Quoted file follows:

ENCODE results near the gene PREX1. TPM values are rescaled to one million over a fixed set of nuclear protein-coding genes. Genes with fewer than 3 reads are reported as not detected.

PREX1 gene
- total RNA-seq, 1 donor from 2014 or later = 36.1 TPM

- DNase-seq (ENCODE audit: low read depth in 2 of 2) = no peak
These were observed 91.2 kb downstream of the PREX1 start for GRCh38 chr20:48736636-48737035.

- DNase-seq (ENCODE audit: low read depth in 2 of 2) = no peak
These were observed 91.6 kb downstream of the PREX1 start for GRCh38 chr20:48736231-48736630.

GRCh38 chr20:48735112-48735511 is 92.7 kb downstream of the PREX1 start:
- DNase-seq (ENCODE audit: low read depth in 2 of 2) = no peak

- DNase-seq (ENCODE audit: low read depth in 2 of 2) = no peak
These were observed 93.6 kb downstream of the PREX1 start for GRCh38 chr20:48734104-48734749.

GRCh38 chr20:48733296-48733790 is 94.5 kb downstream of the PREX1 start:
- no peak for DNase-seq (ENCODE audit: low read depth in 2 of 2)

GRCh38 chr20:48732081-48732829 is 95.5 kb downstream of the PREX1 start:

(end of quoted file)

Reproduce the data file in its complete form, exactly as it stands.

ENCODE results near the gene PREX1. TPM values are rescaled to one million over a fixed set of nuclear protein-coding genes. Genes with fewer than 3 reads are reported as not detected.

PREX1 gene
- total RNA-seq, 1 donor from 2014 or later = 36.1 TPM

- DNase-seq (ENCODE audit: low read depth in 2 of 2) = no peak
These were observed 91.2 kb downstream of the PREX1 start for GRCh38 chr20:48736636-48737035.

- DNase-seq (ENCODE audit: low read depth in 2 of 2) = no peak
These were observed 91.6 kb downstream of the PREX1 start for GRCh38 chr20:48736231-48736630.

GRCh38 chr20:48735112-48735511 is 92.7 kb downstream of the PREX1 start:
- DNase-seq (ENCODE audit: low read depth in 2 of 2) = no peak

- DNase-seq (ENCODE audit: low read depth in 2 of 2) = no peak
These were observed 93.6 kb downstream of the PREX1 start for GRCh38 chr20:48734104-48734749.

GRCh38 chr20:48733296-48733790 is 94.5 kb downstream of the PREX1 start:
- no peak for DNase-seq (ENCODE audit: low read depth in 2 of 2)

GRCh38 chr20:48732081-48732829 is 95.5 kb downstream of the PREX1 start: